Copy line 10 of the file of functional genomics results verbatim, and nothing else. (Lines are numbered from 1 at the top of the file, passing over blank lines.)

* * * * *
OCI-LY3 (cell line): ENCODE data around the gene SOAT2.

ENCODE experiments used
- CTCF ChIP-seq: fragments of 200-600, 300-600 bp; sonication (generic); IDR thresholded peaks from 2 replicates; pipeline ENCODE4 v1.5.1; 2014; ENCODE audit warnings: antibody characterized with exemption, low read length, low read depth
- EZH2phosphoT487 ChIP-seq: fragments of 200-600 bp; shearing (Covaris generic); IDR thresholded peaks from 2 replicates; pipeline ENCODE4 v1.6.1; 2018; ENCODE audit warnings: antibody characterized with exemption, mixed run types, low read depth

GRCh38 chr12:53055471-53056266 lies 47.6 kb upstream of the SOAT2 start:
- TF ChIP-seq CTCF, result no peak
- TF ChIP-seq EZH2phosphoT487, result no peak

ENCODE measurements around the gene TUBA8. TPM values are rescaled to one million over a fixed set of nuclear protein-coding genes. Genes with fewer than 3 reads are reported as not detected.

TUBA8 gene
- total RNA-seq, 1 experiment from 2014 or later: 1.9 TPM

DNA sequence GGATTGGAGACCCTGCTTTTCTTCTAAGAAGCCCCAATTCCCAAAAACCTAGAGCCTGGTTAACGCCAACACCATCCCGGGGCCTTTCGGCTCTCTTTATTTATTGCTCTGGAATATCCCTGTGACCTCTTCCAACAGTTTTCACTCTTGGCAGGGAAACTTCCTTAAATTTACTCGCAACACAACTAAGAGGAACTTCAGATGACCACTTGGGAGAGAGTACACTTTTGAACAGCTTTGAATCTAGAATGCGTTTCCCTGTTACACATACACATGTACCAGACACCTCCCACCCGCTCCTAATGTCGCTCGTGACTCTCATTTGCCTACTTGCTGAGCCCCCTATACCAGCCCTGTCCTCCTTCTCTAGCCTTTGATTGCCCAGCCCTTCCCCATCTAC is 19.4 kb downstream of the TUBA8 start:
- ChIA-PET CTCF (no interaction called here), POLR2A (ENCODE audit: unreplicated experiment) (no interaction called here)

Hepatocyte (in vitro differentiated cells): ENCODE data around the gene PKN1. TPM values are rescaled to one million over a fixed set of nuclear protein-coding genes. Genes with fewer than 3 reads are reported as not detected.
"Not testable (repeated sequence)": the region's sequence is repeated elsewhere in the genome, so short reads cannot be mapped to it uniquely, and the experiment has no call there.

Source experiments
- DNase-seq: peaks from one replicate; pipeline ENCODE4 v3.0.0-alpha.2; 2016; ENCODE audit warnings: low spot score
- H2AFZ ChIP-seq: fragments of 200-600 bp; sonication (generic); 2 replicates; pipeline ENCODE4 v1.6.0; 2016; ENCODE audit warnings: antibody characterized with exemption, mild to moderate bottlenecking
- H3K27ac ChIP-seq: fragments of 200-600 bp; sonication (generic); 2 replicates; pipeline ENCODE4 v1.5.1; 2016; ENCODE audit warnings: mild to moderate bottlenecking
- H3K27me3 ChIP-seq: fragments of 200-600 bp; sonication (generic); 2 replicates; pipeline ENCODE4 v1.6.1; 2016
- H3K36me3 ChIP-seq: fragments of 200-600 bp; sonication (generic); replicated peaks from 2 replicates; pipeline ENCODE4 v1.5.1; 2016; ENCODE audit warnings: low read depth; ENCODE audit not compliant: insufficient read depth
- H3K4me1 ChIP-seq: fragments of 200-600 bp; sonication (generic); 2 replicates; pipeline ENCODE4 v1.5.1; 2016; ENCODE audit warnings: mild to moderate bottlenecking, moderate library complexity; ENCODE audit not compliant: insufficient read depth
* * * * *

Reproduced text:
- total RNA-seq, 1 experiment from 2014 or later: 1.9 TPM